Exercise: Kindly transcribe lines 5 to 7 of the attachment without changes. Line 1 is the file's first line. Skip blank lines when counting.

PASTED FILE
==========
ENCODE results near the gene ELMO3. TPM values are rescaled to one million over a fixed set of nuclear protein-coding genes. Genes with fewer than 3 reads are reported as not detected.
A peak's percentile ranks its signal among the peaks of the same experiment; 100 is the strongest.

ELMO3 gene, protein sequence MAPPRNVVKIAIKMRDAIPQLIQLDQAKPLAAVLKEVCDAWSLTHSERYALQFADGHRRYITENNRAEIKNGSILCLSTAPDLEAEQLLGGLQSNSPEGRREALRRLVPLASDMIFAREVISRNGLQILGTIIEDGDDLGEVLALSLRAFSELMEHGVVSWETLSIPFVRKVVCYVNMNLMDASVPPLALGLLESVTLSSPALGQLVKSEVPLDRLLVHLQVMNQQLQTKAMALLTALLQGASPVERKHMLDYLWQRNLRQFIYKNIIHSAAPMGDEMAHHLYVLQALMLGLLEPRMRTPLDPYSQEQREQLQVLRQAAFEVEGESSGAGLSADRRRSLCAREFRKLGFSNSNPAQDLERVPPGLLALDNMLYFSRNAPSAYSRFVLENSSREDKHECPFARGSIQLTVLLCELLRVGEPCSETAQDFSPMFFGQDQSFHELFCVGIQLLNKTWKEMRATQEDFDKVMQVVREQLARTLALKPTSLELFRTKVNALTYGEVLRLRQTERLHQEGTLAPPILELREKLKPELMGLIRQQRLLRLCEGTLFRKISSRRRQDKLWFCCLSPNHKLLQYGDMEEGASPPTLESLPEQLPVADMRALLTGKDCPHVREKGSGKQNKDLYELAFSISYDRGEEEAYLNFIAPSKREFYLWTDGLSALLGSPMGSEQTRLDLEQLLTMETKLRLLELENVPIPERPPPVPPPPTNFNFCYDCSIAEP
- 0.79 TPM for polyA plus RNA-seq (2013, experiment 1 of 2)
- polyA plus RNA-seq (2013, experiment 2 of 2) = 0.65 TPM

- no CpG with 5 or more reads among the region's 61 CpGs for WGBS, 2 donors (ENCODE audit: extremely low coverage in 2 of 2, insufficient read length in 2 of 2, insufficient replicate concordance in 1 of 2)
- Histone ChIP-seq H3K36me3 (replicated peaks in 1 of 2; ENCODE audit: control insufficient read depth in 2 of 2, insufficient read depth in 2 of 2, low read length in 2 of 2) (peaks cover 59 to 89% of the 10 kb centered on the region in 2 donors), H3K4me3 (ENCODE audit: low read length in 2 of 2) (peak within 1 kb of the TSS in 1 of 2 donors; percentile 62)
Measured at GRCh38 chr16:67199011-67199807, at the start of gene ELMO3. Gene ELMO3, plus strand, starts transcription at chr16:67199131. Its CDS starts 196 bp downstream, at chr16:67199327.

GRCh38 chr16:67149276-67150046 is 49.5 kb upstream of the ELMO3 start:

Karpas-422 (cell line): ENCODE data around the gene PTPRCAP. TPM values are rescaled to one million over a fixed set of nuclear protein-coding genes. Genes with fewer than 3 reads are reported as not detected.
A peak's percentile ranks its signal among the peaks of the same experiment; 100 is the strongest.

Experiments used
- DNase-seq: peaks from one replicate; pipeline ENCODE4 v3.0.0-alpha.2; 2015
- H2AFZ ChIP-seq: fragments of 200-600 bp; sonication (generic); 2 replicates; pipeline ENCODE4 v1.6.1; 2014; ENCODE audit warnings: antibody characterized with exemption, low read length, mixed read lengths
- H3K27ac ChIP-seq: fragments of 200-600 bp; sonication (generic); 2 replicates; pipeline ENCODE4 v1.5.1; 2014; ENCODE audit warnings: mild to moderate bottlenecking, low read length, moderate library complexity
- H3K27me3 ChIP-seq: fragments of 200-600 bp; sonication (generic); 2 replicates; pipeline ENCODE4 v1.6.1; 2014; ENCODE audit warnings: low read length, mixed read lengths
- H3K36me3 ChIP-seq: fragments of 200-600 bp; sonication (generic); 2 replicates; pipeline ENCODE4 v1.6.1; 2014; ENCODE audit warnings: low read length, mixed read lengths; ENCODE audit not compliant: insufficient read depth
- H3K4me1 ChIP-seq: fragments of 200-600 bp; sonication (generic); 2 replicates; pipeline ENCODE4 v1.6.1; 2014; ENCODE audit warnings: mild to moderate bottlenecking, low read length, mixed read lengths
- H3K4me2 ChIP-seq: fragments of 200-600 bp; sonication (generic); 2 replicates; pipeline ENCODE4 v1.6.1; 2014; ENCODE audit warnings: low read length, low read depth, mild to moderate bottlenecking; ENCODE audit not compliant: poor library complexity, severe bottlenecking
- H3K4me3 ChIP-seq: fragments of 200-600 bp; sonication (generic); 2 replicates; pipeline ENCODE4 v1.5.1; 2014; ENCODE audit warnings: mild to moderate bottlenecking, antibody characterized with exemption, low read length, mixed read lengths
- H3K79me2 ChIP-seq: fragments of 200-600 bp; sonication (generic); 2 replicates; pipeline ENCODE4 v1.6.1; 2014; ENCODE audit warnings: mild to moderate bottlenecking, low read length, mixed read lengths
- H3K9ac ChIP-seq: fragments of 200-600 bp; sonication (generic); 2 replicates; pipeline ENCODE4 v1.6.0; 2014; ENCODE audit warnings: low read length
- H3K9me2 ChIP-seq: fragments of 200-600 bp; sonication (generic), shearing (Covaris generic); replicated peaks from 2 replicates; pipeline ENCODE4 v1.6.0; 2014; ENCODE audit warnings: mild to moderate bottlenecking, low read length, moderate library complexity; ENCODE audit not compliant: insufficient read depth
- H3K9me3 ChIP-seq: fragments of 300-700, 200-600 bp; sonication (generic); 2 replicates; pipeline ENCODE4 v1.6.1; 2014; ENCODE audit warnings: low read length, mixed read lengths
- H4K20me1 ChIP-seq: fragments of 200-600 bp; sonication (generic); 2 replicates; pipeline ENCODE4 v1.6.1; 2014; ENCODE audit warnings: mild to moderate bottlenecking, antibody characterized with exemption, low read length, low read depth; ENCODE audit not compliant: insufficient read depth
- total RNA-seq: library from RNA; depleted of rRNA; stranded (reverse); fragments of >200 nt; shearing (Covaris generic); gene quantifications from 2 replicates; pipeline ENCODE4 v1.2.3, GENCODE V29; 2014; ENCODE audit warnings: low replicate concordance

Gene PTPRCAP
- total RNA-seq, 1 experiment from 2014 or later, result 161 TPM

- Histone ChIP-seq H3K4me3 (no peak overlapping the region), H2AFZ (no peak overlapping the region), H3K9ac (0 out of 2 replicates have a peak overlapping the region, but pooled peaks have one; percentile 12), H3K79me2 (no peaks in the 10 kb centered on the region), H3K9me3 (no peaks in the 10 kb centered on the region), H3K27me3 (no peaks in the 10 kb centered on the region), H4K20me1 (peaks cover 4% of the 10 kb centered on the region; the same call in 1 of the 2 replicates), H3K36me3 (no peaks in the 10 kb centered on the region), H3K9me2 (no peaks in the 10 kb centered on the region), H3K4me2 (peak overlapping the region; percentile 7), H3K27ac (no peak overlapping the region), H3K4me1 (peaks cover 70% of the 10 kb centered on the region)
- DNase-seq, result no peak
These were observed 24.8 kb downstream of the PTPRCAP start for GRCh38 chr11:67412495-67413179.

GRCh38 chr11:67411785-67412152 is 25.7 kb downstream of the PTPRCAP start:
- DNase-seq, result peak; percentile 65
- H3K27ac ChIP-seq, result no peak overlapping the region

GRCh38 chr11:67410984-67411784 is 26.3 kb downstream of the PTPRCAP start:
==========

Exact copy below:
- polyA plus RNA-seq (2013, experiment 2 of 2) = 0.65 TPM

- no CpG with 5 or more reads among the region's 61 CpGs for WGBS, 2 donors (ENCODE audit: extremely low coverage in 2 of 2, insufficient read length in 2 of 2, insufficient replicate concordance in 1 of 2)
- Histone ChIP-seq H3K36me3 (replicated peaks in 1 of 2; ENCODE audit: control insufficient read depth in 2 of 2, insufficient read depth in 2 of 2, low read length in 2 of 2) (peaks cover 59 to 89% of the 10 kb centered on the region in 2 donors), H3K4me3 (ENCODE audit: low read length in 2 of 2) (peak within 1 kb of the TSS in 1 of 2 donors; percentile 62)